Where Have You Run Out Of Gas?

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CountersteerYour true stories of good and bad things that happen in cars.

I’ve never run out of gas. I’ve come close, but I’ve always made it to the pump in time. My sister though? She ran out of gas and in one of the worst places.

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Trying to get here their before her flight, one of my sisters was driving the other to the airport on the highway when the low fuel light when on. Just short of the off-ramp that leads to the terminal, the car limped to a stop on the shoulder. With the help of a friend, the sister with the flight made it there just in time and with the help of a stranger and a siphon, the car was moving again not long after.

I was thankfully far away in the other hemisphere so I was spared from the sibling drama, at least till the next episode rolls around. At least they all made it to their destinations safely after those tense few minutes before the solution came into view. If a flight was missed, it could have been a mess and that would still have been a relatively simple stop on the side of the highway compared to other empty-tank tales.

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So where have you run out of fuel? How did you get moving again? Tell us the story in the comments below!

Max Finkel is a Weekend Contributor at Jalopnik.

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DISCUSSION

dustyventures
Dusty Ventures

Ohhh boy. Here we go.

My family has a funeral business in Western Mass. The hearse in the late ‘90s was an ‘89 Town Car reaching the end of its service life and with a few issues. Namely, the issue of the fuel gauge no longer working. My dad would approximate the fuel level by the mileage on the trip computer. For the most part it worked, there was a certain distance that was considered “safe” and once the trip approached that distance they’d refill it.

One day my dad gets a call to do a removal out by the coast. No one was available to help him, so he asked me to take the trip. I was still in middle school at the time, but would help out in a pinch. My dad checked the trip at the start, and saw we had plenty of gas to get past I-495 at the very least, so we set off without filling the tank, planning on using one of the eastern Mass service areas for fuel and food.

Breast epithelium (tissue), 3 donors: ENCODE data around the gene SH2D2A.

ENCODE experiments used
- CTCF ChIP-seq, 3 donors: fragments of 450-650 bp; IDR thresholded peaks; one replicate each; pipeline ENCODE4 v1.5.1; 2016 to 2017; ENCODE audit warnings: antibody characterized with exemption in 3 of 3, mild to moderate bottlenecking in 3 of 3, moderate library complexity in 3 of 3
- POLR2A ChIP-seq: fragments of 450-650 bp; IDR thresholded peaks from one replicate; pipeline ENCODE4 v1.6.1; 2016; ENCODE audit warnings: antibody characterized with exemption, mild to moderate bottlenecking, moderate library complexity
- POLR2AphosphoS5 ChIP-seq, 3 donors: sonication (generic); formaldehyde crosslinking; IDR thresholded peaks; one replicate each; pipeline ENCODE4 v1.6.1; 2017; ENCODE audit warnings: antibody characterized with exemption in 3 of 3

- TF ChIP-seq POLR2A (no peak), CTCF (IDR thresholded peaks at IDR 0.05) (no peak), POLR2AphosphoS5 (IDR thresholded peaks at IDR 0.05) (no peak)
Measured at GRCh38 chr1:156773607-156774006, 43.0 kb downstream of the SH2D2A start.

We were a few miles past the exit for Palmer when the engine started to sputter. The engine gave just enough warning for dad to get into the right lane and start picking a place to stop (there was a lucky break in the guardrail and a gravel pulloff area) when the car shut off completely. Dad knew what it was immediately, no gas. Cell phones weren’t common or cheap enough at the time for him to have one, so we had to wait for a trucker to call us in or a random police patrol to find us. After the better part of an hour a trooper finally arrived, asked what we needed, and radioed it in. He told us help would be along “shortly” and headed off. Shortly ended up being long enough for two more patrols to stop by and check on us before the tow truck finally arrived with a (small) gas can. The tow truck driver put a few gallons in the hearse, nervously glancing at the back window of the car the whole time, waiting for something to jump out at him. When his gas can was finally emptied he couldn’t get out there fast enough.

We got back on the road, now knowing we only had a few gallons in the tank and absolutely needed to stop ASAP. So imagine our reaction when we approached the next service area and saw “closed for renovations” signs. It was a nervous push from there to the next known gas station, but we did make it. Filled up the tank, phoned the family we should have reached two hours ago, explained what happened, and got back on the road. The rest of the trip was uneventful.

During our long wait my dad did figure out what went wrong. Mentally running back the mileage displayed on the trip he realized it lined up with the hearse being brought in for service earlier in the week. They’d reset the trip and, not realizing it was being used as the fuel gauge, never mentioned it. D’oh.